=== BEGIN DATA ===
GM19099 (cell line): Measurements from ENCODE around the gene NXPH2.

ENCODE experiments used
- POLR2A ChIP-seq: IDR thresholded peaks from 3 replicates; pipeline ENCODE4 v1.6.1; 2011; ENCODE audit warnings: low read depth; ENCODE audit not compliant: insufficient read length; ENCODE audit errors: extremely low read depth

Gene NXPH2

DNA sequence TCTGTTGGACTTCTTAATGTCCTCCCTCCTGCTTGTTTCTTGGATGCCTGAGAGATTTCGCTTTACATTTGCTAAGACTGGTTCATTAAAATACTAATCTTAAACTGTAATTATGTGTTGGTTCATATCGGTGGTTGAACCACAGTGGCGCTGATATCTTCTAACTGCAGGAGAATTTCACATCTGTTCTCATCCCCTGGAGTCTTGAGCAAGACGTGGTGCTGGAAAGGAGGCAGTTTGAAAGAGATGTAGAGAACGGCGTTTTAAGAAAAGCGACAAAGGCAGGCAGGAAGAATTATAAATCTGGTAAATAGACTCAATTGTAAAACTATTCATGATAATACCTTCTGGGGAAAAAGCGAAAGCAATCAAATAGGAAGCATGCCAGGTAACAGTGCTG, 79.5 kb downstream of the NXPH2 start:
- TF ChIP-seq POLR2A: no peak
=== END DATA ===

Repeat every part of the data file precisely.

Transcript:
GM19099 (cell line): Measurements from ENCODE around the gene NXPH2.

ENCODE experiments used
- POLR2A ChIP-seq: IDR thresholded peaks from 3 replicates; pipeline ENCODE4 v1.6.1; 2011; ENCODE audit warnings: low read depth; ENCODE audit not compliant: insufficient read length; ENCODE audit errors: extremely low read depth

Gene NXPH2

DNA sequence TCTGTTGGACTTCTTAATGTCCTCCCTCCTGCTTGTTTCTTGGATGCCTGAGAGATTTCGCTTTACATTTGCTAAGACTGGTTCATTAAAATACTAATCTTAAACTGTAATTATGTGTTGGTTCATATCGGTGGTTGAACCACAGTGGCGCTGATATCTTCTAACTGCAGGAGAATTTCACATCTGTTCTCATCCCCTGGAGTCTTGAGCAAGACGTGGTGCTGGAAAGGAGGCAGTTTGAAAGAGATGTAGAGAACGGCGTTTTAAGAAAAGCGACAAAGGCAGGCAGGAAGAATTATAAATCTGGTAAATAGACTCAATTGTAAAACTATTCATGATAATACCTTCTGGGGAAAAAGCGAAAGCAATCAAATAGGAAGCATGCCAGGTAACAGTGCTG, 79.5 kb downstream of the NXPH2 start:
- TF ChIP-seq POLR2A: no peak